In oral arguments this morning, Supreme Court Conservatives appeared to side with a Bremerton, WA football coach who lost his job after insisting on praying at the 50-yard line despite the school’s efforts to stop him.

After nearly two hours of argument, the majority seemed prepared to rule the coach, Joseph Kennedy, was exercising his private religious views and not breaching the Constitutional wall between church and state.

The case is complicated by two sets of facts.

Kennedy says he was praying quietly, while the Bremerton high school district says he made a “spectacle of himself” at the 9th-yard line and implicitly coerced his team to pray with him.

NBC News reported, “Kennedy became an assistant varsity coach at Bremerton High School in 2008 and later began offering a brief prayer on the field after games ended and the players and coaches met midfield to shake hands.

“The school district eventually told him he should find a private location for praying, but he declined and continued his practice of dropping to one knee and praying silently on the 50-yard line.

“…The school district said his prayer was anything but private. He announced his plans to continue praying and invited journalists and a state legislator to watch. The district gave him a poor performance evaluation, and he did not apply to renew his contract after the2015 football season,” NBC reported.

“He chose to publicize his prayer, and he got down on one knee on the 50-yard line,” Justice Sonia Sotomayor told the Court.

Chief Justice John Roberts Jr. asked whether Kennedy could have prayed aloud while standing with his arms outstretched.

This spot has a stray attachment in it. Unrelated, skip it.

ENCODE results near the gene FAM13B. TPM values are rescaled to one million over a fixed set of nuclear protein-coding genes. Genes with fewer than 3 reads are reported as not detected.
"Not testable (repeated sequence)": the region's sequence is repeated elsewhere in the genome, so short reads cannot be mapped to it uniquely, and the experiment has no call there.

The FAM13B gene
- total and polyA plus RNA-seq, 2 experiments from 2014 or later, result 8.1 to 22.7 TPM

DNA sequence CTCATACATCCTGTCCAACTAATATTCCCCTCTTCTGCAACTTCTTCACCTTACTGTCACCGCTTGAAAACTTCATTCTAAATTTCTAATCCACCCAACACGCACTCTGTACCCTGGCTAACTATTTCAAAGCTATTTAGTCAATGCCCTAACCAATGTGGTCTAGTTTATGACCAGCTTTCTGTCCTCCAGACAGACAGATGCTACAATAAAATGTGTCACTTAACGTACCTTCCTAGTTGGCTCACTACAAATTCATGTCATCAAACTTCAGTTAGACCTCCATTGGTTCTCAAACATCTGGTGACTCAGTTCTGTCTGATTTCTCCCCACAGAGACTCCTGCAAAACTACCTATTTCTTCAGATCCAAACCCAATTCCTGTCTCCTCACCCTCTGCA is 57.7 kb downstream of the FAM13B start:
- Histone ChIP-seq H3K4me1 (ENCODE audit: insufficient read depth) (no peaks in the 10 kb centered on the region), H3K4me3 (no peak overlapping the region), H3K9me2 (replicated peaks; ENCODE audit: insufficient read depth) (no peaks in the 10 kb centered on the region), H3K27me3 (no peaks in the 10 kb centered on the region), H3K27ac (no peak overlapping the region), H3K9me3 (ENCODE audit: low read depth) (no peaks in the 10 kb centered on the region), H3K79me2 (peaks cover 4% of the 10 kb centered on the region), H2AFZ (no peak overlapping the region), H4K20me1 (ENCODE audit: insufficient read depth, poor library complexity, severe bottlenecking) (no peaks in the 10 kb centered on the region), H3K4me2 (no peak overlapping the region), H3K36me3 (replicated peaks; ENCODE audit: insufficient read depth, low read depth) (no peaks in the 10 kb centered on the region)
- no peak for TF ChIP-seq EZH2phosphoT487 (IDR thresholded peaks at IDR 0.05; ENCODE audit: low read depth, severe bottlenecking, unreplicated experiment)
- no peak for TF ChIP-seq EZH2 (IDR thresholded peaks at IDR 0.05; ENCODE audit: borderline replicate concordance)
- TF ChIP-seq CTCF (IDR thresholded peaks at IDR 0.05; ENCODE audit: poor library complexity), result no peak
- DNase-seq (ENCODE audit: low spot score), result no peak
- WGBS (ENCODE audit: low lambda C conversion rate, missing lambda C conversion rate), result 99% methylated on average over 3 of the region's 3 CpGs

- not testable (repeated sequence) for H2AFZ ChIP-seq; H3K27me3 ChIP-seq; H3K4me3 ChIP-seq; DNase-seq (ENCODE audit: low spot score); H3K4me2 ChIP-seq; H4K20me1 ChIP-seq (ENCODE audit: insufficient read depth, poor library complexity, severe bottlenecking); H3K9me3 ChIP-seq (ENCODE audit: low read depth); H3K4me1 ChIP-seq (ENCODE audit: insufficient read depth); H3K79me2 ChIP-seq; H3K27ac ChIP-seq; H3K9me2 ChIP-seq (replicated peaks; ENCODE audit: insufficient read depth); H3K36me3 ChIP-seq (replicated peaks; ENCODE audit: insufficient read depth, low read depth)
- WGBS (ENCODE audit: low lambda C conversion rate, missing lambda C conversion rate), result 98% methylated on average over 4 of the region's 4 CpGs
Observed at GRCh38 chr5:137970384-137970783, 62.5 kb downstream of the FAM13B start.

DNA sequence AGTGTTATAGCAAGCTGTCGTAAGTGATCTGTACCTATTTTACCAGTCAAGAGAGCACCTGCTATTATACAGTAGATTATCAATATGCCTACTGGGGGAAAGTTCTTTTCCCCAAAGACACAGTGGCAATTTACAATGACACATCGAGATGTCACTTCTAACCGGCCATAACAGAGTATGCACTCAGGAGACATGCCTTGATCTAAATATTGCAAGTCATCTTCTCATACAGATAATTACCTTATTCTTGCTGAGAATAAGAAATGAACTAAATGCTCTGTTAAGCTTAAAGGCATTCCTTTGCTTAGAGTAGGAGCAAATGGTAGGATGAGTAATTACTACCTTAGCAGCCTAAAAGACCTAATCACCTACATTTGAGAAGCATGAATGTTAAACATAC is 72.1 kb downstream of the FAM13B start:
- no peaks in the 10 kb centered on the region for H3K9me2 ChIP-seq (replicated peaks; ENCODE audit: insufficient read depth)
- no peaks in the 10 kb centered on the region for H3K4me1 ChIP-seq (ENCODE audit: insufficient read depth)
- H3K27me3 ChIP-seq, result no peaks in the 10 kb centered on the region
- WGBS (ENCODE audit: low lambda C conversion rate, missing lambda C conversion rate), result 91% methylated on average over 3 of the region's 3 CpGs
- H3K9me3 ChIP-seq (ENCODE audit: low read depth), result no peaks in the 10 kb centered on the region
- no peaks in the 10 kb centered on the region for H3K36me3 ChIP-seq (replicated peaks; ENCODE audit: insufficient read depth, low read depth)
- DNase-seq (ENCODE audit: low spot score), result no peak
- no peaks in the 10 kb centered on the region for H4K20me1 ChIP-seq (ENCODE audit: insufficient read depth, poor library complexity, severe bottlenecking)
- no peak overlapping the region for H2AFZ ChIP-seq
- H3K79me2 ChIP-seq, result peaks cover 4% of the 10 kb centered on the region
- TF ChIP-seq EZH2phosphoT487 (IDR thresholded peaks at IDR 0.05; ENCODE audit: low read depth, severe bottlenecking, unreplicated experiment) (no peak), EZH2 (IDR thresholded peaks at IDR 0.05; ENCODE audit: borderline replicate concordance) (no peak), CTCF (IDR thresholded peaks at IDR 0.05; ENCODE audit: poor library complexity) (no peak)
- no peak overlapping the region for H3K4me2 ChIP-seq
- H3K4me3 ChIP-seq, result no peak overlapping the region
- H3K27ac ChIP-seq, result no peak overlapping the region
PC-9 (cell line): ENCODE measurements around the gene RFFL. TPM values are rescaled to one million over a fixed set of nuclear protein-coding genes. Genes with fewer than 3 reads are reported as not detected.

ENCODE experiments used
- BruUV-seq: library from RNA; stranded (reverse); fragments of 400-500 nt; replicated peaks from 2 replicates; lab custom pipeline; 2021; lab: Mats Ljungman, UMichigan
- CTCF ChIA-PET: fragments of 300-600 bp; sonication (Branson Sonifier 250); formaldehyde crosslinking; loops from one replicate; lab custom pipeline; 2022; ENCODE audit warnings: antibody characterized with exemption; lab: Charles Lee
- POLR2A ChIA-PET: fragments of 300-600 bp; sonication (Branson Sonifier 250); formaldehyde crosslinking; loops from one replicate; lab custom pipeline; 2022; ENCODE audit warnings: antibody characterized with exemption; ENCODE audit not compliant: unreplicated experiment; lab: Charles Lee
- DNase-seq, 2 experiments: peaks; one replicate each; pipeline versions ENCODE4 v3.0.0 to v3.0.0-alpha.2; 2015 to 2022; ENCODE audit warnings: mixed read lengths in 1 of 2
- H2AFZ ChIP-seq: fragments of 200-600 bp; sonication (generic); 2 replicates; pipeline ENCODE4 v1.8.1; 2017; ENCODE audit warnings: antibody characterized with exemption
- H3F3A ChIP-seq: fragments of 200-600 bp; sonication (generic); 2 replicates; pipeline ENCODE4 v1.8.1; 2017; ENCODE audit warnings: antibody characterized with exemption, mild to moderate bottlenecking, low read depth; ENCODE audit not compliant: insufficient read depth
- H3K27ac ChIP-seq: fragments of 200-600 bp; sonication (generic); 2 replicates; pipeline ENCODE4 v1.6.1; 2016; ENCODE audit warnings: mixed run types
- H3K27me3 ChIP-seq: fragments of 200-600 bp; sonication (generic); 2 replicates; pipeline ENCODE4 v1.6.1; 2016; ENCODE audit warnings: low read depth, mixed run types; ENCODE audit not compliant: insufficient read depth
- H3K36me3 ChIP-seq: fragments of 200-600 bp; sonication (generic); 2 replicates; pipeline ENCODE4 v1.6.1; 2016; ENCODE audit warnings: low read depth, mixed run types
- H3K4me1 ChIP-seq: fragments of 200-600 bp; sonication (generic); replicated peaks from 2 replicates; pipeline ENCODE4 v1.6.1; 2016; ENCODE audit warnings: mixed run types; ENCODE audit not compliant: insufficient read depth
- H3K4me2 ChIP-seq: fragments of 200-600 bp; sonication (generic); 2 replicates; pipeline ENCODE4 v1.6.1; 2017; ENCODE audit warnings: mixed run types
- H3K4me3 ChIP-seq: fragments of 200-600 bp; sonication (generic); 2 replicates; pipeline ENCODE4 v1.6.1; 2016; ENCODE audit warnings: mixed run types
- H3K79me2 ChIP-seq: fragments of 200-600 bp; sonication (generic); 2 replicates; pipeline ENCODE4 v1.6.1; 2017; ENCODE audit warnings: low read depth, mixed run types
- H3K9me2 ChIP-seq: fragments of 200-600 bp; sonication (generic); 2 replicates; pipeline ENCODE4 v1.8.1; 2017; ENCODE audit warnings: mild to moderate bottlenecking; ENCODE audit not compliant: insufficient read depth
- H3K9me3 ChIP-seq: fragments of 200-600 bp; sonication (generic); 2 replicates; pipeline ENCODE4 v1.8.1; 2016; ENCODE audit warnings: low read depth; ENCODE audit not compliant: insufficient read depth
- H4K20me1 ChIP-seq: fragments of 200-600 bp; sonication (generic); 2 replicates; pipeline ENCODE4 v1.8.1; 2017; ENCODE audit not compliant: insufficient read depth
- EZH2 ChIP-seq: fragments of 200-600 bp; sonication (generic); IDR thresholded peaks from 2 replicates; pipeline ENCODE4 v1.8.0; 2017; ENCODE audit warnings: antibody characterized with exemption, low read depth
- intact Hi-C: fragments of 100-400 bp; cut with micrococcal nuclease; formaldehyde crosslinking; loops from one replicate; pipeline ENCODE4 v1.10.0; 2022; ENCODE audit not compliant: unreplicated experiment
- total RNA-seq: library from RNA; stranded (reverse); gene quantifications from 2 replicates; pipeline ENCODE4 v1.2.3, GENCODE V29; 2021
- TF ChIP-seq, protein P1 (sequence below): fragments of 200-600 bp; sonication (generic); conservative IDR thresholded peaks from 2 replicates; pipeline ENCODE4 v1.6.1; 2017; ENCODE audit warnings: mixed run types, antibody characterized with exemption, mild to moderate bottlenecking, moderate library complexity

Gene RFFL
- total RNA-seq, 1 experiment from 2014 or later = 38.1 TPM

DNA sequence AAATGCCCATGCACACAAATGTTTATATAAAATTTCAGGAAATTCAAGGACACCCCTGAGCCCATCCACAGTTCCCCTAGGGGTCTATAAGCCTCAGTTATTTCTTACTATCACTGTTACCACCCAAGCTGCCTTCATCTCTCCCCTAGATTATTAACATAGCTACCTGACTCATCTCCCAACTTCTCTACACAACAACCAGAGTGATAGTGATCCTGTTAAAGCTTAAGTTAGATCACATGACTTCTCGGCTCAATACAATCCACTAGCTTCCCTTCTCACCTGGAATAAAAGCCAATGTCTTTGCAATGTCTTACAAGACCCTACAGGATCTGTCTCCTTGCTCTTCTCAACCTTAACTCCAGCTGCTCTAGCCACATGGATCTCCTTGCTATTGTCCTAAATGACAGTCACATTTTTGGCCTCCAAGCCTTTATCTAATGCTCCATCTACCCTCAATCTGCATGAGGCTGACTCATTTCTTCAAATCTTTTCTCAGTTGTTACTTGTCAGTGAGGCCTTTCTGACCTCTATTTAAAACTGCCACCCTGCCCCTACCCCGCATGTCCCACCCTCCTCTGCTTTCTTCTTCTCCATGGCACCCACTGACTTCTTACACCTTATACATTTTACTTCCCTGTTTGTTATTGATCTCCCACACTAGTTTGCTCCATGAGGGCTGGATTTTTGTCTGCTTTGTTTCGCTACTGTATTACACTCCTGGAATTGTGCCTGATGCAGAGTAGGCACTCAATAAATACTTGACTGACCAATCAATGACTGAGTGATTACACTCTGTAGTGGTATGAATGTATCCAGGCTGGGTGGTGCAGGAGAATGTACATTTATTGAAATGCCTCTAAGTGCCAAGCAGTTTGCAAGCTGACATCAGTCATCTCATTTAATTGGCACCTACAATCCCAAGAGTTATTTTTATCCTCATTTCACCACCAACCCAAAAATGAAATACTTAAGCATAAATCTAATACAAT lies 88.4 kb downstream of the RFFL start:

Justice Samuel Alito Jr. asked whether Kennedy would have been fired for protesting the invasion of Ukraine, climate change, or racial injustice.

Attorneys for the school district failed to argue that protesting the invasion of Ukraine, climate change, or racial injustice is not an exercise in religious freedom.

Justices Question 9th Circuit Decision

“The tenor of the questioning from the court’s conservative members was unsurprising,” The New York Times Adam Liptak reported, as four of them had issued a statement questioning a preliminary ruling in favor of the [school] officials from the U.S. Court of Appeals for the Ninth Circuit, in San Francisco.

“The Ninth Circuit’s understanding of the free speech rights of public-school teachers is troubling and may justify review in the future,” Justice Alito wrote at the time. Justices Neil Gorsuch, Brett Kavanaugh and Clarence Thomas joined him,” Liptak reported.

The case is Kennedy v. Bremerton School District.

The First Amendment case is based on the historic 1962 Supreme Court case Engel v. Vitale, prohibiting teachers from starting class with The Lord’s Prayer, even before pupils stood and recited the Pledge of Allegiance.